* The Kremlin said on Wednesday that a summit between Russian President Vladimir Putin and his US counterpart Joe Biden would be contingent on US behaviour after reportedly telling Washington to scrap a plan to impose new sanctions on Russia.
* Inspectors from the U.N. nuclear watchdog visited Iran’s uranium enrichment site at Natanz on Wednesday, the agency said, without commenting on the extent of the damage caused by what Iran says was an act of sabotage.
* French Finance Minister Bruno Le Maire reaffirmed the French economy should grow by 5% in 2021, and told BFM TV that financial aid measures should remain until the end of the pandemic.
* Vice President Kamala Harris said on Wednesday she is planning to visit Mexico and Guatemala soon and that the United States must figure out how to bring about economic development in the Northern Triangle countries to curb immigration.
* Armenian Prime Minister Nikol Pashinyan said on Wednesday he would step down from his post in the last ten days of April to clear the way for early parliamentary elections, the Interfax news agency reported.
* Haiti’s Prime Minister Joseph Jouthe announced his resignation on Wednesday amid worsening gang violence and political turmoil in the poorest country in the Americas.
* India’s new infections hit a record level on Wednesday with Mumbai set to be locked down at midnight, but hundreds of thousands of pilgrims still thronged to a religious festival in the north of the country.
* The euro zone economy is still standing on the “two crutches” of monetary and fiscal stimulus and these cannot be taken away until there is a full recovery, European Central Bank President Christine Lagarde said on Wednesday.
* The suspension of Johnson & Johnson’s vaccine could delay efforts to inoculate most people in the European Union by more than two months, scientific information and analytics company Airfinity said.
* Global stock markets pushed to record highs on Wednesday as bond yields eased, after data showed US inflation was not rising too fast as the economy re-opens.
* Thailand reported 1,335 new cases, the biggest daily rise since the start of the pandemic and the third record rise this week.
* Denmark became the first country to stop using AstraZeneca’s COVID-19 vaccine altogether, following news of its possible link to very rare blood clot cases, while Finland extended the pause in use of the vaccine for people under 65.
* Spain is confident it can maintain its current vaccination targets despite a US suspension of the Johnson & Johnson shot and delays to its European rollout.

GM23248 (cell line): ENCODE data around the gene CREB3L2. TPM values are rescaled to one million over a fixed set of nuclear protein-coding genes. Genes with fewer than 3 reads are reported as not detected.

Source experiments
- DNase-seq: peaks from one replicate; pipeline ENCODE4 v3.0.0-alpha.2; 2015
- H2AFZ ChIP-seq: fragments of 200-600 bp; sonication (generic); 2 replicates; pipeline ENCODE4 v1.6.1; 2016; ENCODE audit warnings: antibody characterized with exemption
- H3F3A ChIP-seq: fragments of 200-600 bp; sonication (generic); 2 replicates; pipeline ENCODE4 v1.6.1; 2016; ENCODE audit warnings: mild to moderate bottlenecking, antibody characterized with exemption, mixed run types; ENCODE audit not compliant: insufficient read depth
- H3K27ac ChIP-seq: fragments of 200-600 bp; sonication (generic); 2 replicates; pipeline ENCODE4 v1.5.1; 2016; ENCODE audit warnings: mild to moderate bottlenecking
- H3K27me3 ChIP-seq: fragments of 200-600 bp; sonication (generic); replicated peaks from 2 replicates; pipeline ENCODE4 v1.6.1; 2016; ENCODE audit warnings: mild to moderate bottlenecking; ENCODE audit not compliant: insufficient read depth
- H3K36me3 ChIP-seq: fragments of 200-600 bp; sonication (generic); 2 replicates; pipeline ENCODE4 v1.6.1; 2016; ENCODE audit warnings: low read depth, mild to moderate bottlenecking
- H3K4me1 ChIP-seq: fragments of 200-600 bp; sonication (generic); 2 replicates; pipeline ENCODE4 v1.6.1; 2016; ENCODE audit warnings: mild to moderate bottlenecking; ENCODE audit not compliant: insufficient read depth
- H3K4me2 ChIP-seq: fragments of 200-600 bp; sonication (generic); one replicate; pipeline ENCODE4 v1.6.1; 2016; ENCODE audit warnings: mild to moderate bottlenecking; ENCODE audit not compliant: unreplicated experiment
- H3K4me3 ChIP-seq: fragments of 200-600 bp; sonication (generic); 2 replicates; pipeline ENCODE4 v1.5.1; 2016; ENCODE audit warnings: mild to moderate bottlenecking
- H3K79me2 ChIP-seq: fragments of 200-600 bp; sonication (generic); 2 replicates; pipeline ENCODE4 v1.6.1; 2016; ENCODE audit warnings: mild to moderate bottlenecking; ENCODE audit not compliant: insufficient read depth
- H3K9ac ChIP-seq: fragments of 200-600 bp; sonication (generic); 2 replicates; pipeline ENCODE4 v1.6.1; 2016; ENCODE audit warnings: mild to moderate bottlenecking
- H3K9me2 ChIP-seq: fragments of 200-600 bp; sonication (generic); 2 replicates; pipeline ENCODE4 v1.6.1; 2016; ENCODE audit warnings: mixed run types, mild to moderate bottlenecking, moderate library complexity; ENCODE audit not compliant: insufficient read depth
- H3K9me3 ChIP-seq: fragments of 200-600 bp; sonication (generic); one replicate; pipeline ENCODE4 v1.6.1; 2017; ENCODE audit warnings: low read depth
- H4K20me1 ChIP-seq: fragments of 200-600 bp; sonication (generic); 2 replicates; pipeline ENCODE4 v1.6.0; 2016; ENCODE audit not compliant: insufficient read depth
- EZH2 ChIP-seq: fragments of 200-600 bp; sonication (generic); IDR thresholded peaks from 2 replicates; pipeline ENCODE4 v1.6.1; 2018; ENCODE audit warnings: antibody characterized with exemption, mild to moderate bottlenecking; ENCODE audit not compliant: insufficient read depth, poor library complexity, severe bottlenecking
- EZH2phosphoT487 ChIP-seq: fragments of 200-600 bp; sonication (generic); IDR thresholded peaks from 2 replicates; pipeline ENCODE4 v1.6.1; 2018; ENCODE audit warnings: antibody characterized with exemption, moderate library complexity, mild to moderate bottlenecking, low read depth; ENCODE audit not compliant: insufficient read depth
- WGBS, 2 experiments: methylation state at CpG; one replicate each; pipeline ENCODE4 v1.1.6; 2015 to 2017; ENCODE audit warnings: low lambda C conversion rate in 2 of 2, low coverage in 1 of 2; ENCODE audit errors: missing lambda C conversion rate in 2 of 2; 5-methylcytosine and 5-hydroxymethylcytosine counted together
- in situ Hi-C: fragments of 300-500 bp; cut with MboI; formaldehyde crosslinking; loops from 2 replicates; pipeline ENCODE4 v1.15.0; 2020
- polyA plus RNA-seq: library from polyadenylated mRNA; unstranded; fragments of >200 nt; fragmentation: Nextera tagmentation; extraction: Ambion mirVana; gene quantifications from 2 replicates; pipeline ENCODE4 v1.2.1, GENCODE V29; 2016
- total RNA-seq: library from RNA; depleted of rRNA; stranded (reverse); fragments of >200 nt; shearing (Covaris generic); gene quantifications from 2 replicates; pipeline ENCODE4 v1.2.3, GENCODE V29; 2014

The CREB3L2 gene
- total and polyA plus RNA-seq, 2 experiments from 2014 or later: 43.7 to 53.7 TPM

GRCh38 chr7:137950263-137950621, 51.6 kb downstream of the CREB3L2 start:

* US federal health agencies have recommended pausing use of Johnson & Johnson’s vaccine for at least a few days after six women under age 50 developed rare blood clots after receiving the shot.
* Brazil’s Senate on Tuesday launched an inquiry into President Jair Bolsonaro’s handling of the pandemic.
* With two vaccines now under scrutiny for possible links to very rare cases of blood clots in the brain, US government scientists are focusing on whether the specific technology behind the shots may be contributing to the risk.
* Irish unemployment will remain above pre-pandemic levels until at least 2025, reflecting some scarring from the crisis that will see national debt peak among the highest levels in the developed world.
* Hungary will allow restaurant terraces to re-open once 3.5 million people, about a third of the population, are inoculated against COVID-19, a target expected to be hit sometime next Wednesday or Thursday, Prime Minister Viktor Orban said.
* The Swiss government announced further easing of its COVID-19 restrictions on Wednesday, allowing restaurants to reopen outdoor terraces from next week and sports events to take place with audiences.
* South Africa has agreed to onerous conditions like non-refundable downpayments to secure vaccines from Johnson & Johnson and Pfizer, its health minister said, describing the terms vaccine manufacturers had demanded as “difficult and sometimes unreasonable”.
* The first study to directly compare immune reactions between Pfizer’s and AstraZeneca’s vaccines found strong and broadly similar antibody responses in over 80-year-olds after a first dose of either shot, scientists said.
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